Copyright question - bills/laws

Is the text of state or federal laws copyrighted or can they be reprinted elsewhere without first getting permission?


The text of US State and Federal Laws is public domain - however, that does not necessarily mean that a work which includes the laws is public domain.


All legislation of the Commonwealth of Australia is freely available at the Scaleplus website.

The site does carry a copyright warning:

© Commonwealth of Australia 2004

This work is copyright. You may download, display, print and reproduce this material in unaltered form only (retaining this notice) for your personal, non-commercial use or use within your organisation. Apart from any use as permitted under the Copyright Act 1968, all other rights are reserved.

U.S. copyright law says that the federal government cannot hold any copyrights on its own behalf.

Una, I’m reasonably sure some state laws have been copyrighted in the past (although I’ve never known anyone to pay much attention to that). Federal law, like everythink produced by teh federal government, is not copyrighted, but that does not necessarily apply to states.


Maybe I’m reading it wrong, but doesn’t your quote say that West’s claim was found to be invalid, and thus their work was indeed public domain?

It does just that, correct. I wrote “not necessarily” because although copyright and IP law is an area of study of mine, I am not a lawyer and I did not want to make a definitive pronouncement from false authority. So although West’s claim may be invalid, there may have been other court cases on related or similar topics that were ruled in the other direction.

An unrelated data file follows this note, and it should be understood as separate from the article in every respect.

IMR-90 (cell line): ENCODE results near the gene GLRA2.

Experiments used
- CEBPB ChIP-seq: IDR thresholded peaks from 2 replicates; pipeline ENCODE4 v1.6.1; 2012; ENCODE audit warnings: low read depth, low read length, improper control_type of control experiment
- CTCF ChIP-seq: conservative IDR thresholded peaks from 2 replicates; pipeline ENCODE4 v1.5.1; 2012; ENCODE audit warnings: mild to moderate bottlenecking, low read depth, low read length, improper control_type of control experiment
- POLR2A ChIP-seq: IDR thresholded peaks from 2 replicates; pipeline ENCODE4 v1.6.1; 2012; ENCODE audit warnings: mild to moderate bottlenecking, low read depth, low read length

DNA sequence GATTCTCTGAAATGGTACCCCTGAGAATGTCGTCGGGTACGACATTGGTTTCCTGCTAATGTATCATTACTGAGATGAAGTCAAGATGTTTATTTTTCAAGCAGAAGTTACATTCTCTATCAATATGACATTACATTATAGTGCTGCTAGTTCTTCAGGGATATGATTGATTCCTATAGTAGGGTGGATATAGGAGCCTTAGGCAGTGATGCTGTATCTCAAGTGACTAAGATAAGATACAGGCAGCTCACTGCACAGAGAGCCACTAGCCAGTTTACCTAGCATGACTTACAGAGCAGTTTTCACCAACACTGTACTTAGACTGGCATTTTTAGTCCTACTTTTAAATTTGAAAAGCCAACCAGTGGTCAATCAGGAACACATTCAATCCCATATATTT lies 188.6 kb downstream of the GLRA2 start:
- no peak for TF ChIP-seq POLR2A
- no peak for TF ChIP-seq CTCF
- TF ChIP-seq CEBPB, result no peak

I wasn’t able to find any examples of State laws which are currently copyrighted. Perhaps another Doper knows…

In the U.S. at least, the law is uncopyrightable, be it state, federal, or common (i.e., judicial decisions). A close call is whether a model code written by a private organization but adopted into law is still under copyright. The 5th circuit, en banc, said no in Veeck v. Southern Bldg. Code Cong. Int’l Inc., but the court was sharply divided and another court might produce a different opinion should the issue present itself again.

How does this work with codes? Say my township defers to the National Electrical Code. This isn’t a government publication; it’s private. It’s copyrighted, and if you want one, you have to purchase it. If I’m going to do some wiring, and my township’s going to hold me to a standard, shouldn’t I then have the ability somewhere to get a copy of the applicable sections of the NEC freely?